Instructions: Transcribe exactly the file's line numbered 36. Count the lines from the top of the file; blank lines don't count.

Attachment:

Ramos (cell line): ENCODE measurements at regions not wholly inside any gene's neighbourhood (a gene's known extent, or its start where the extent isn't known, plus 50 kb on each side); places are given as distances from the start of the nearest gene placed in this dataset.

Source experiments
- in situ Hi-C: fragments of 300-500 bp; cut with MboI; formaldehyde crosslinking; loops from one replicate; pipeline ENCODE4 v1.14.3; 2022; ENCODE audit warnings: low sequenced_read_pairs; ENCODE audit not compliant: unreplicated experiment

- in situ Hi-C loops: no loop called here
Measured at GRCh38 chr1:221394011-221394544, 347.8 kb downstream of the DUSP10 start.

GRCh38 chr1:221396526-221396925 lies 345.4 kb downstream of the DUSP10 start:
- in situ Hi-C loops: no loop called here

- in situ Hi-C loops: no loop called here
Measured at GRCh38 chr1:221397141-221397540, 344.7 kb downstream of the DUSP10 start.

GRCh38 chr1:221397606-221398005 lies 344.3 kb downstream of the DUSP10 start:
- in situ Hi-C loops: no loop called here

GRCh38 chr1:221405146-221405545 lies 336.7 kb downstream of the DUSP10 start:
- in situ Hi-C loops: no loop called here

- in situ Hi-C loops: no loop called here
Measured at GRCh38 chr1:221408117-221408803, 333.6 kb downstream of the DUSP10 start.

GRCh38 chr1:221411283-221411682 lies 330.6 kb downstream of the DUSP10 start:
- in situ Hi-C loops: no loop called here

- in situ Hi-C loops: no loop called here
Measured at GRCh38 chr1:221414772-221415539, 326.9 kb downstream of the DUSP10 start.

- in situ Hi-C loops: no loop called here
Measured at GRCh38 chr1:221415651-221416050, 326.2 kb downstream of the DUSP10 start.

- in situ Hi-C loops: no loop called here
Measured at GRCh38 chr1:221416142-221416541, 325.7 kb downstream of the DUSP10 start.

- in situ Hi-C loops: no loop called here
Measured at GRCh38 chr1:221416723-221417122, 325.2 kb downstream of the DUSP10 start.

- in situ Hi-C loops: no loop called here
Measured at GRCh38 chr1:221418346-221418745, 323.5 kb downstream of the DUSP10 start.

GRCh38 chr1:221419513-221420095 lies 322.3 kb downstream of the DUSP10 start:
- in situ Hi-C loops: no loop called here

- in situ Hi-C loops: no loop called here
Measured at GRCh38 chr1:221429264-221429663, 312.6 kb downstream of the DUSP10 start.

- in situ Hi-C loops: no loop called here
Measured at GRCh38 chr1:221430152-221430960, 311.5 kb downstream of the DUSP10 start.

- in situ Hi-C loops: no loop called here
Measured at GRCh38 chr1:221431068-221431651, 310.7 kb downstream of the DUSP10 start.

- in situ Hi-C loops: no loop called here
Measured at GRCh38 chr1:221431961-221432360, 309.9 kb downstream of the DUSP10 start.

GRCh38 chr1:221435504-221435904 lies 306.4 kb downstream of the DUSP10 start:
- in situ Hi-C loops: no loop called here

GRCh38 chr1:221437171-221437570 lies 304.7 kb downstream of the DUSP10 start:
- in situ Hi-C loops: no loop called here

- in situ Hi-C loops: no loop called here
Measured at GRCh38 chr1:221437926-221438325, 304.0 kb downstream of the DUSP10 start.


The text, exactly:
- in situ Hi-C loops: no loop called here